I’m not sure if this counts as a short story, but I had an odd little microfiction-thingie called “Coelcanzetl” appear on the Shared Worlds website as part of a marvelous text-and-visual ensemble piece.
I also had a few stories reprinted. My weird apocalyptic tale “Let There Be Darkness” was adapted to audio by Pseuedopod. Another odd apocalyptic story, “Strange Wisdoms of the Dead,” co-written with my buddy Charles M. Saplak, reappeared in Ocean Stories, edited by Angela Craig. And yet another offbeat sf story, “Dee-Dee and the Dumpy Dancers,” this one co-written with buddy Ian Watson, popped up in Ian’s new collection, Saving for a Sunny Day. The story was accurately described in The Guardian as as a “bizarre vision … featuring aerial ballet and alien turkeys.”
Last but hardly least I sold my first short fiction collection, The Button Bin and Other Stories, to Apex Books, then wound up parting ways with Apex, and resold the collection to upstart newcomers Dagan Books. I’m very hopeful, and very excited, about the upcoming release of this book, for a number of reasons — generally, I’m hopeful that the collection will help people perhaps at last grasp that there’s more to me than “editor and poet”; and specifically, the collection holds “The Quiltmaker,” the direct sequel to “The Button Bin” — and though at least some of the few and proud who’ve read “Quiltmaker” have told me it’s my best work, it has yet to see daylight. (Such is the novella curse.) It also holds “Condolences,” a really dark, very personal horror story written after my father’s death.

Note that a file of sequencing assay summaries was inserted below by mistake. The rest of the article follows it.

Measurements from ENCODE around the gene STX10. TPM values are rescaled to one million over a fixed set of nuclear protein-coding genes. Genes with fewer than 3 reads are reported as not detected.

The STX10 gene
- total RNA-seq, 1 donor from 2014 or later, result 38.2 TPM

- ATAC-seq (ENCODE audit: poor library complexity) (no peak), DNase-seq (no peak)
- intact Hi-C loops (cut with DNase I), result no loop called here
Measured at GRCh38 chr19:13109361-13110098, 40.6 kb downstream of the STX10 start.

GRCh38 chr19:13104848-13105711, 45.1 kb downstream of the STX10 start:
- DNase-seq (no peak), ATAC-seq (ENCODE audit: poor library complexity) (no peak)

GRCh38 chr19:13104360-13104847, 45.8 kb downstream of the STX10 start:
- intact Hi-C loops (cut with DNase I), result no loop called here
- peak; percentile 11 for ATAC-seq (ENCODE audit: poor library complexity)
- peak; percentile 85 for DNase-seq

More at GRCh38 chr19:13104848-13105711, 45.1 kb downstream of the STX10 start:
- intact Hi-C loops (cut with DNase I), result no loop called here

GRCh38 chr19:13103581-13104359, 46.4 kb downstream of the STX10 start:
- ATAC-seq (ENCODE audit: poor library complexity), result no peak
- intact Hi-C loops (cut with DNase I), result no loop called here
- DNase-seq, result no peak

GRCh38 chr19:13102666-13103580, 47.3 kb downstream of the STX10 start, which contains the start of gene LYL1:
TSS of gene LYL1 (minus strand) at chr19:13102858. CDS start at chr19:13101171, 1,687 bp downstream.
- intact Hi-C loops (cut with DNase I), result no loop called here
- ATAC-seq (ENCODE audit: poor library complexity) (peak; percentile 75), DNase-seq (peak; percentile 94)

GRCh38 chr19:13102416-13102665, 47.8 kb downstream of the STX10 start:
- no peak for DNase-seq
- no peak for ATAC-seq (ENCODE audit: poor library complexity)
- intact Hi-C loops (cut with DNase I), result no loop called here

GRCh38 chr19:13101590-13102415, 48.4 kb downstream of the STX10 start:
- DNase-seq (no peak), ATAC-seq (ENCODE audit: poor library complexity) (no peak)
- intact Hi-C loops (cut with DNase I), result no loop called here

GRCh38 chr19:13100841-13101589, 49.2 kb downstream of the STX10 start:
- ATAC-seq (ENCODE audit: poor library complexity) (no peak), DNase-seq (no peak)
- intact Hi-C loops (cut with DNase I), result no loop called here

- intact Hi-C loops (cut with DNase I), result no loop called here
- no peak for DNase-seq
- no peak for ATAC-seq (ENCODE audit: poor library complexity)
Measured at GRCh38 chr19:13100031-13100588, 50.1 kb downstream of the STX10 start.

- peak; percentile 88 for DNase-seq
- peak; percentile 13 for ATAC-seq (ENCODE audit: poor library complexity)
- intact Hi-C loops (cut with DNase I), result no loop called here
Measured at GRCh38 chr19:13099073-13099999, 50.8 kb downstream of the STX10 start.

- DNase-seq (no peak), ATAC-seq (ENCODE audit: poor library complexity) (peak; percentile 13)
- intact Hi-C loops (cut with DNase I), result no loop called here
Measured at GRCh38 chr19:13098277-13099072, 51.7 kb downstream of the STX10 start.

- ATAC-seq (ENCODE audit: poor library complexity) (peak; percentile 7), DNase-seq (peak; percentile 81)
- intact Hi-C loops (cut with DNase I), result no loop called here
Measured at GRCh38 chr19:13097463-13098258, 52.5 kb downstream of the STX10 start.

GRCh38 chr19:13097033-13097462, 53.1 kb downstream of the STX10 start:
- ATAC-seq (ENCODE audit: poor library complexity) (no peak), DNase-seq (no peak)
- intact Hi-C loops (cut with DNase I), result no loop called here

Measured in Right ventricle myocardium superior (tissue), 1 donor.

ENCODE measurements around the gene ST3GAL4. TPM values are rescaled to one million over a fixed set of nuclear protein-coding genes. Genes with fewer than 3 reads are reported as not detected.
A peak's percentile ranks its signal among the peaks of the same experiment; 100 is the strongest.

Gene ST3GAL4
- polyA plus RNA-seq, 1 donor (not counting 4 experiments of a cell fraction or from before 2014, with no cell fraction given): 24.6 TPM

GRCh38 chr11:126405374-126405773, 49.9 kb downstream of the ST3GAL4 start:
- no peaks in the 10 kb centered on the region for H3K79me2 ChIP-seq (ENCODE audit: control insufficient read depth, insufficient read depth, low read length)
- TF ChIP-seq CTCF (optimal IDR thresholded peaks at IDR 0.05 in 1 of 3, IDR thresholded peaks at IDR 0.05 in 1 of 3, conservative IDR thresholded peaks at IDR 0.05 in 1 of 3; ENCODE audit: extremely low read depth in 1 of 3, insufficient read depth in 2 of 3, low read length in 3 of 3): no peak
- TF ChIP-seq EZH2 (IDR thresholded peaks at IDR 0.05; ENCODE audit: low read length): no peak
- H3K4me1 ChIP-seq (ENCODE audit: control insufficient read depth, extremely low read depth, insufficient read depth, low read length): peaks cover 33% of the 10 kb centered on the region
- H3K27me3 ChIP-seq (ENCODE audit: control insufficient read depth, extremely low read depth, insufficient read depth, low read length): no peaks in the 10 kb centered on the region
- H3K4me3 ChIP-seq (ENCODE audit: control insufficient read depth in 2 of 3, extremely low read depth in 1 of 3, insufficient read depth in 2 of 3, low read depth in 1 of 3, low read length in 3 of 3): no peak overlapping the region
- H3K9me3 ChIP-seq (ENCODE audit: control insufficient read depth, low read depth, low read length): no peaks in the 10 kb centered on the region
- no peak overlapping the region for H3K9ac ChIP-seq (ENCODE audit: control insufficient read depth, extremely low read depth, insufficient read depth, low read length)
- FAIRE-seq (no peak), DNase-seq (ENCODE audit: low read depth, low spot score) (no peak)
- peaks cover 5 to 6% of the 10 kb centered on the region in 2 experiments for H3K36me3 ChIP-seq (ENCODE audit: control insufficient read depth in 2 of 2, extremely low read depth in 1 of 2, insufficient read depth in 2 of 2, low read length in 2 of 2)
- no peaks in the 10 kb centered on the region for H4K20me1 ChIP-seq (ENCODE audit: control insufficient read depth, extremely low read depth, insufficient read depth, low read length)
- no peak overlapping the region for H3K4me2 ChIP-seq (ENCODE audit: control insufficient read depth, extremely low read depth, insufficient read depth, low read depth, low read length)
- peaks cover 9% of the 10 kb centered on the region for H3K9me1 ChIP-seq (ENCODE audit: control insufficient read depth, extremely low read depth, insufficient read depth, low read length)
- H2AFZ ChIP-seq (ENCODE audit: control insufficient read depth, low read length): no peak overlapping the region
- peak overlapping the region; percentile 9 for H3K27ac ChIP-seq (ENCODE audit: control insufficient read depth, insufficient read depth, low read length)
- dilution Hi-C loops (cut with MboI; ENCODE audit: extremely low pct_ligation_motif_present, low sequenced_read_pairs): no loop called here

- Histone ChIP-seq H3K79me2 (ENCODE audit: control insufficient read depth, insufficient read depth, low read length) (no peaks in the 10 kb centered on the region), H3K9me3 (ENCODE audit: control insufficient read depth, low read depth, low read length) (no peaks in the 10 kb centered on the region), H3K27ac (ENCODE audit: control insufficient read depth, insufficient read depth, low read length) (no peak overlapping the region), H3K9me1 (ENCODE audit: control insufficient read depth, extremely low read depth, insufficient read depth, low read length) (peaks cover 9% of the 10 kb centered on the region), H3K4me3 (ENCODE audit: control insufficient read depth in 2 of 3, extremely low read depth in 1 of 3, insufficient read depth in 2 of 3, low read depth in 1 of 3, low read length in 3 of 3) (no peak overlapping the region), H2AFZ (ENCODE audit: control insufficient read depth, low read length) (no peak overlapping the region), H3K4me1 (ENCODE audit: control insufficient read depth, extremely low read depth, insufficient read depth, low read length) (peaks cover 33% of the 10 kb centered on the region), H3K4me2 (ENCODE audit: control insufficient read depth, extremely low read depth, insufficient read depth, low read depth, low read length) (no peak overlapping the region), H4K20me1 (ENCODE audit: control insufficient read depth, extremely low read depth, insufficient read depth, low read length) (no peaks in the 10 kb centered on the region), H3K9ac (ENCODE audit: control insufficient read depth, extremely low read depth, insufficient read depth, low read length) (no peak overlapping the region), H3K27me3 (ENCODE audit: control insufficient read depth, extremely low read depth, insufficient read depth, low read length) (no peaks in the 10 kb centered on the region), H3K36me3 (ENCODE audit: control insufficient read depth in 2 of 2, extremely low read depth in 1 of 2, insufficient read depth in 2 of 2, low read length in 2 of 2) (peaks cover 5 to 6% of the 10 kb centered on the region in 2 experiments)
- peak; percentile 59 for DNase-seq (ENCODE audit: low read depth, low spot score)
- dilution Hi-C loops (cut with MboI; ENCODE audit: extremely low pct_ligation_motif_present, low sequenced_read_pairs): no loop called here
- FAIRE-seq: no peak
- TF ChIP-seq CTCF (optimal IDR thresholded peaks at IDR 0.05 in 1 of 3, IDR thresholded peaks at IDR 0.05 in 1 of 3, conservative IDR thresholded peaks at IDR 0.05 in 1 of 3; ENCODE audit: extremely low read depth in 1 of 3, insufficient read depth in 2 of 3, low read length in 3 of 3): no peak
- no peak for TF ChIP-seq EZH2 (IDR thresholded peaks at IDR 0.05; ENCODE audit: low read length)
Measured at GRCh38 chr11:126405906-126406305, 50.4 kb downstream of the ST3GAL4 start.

Though I would like it to stick in folks’ long-term memories that I write things besides poems … well, I wrote poems too! And had a number of them published, though not at the prolific pace of past, um, decades. Here’s that list:
• “Budding,” Phantasmagorium 2, Jan. 2012
• “Carrington’s Ferry,” Strange Horizons Jan. 23, 2012
• “A Prayer,” Fandom Forever 1, March 2012
• “Kandinsky’s Galaxy,” Strange Horizons, April 9, 2012
• “Surcease,” Inkscawl 3, April 2012
• “The Duelists,” Star*Line 35.3, July-Sept. 2012
• “The Vigil,” Goblin Fruit, Issue 27, Autumn 2012
• “Machine Guns Loaded with Pomegranate Seeds,” Strange Horizons, Nov. 19, 2012
I had a number of poems reprinted as well, though it feels excessive to list them all here.
As for the poetry journal I edit, Mythic Delirium, I’m proud to crow that this past summer Shira Lipkin’s prose poem “The Library, After” from Issue 24 won the 2012 Rhysling Award for short poem, becoming the fifth poem from our pages in the last 10 yeas to land a Rhysling Award. We published our usual two issues, #26 (which got a nice review at Tor.com) and the current one, #27, and our subscriber base got a boost thanks to the Clockwork Phoenix 4 Kickstarter.
Because of the Kickstarter, there will be some big changes to Mythic Delirium in the coming months, but that’s also a topic for another post. So stay tuned on that front.
So a lot did happen in 2012, but what does it all mean? It means I still have a lot of work ahead of me in 2013, heh.